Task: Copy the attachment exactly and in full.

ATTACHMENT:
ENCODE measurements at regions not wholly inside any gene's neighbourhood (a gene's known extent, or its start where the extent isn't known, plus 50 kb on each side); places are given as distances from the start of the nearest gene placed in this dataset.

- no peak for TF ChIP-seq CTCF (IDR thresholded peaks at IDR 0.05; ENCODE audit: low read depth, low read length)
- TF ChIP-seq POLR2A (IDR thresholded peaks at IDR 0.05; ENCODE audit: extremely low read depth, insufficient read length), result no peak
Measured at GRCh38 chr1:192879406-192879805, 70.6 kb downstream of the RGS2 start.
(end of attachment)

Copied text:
ENCODE measurements at regions not wholly inside any gene's neighbourhood (a gene's known extent, or its start where the extent isn't known, plus 50 kb on each side); places are given as distances from the start of the nearest gene placed in this dataset.

- no peak for TF ChIP-seq CTCF (IDR thresholded peaks at IDR 0.05; ENCODE audit: low read depth, low read length)
- TF ChIP-seq POLR2A (IDR thresholded peaks at IDR 0.05; ENCODE audit: extremely low read depth, insufficient read length), result no peak
Measured at GRCh38 chr1:192879406-192879805, 70.6 kb downstream of the RGS2 start.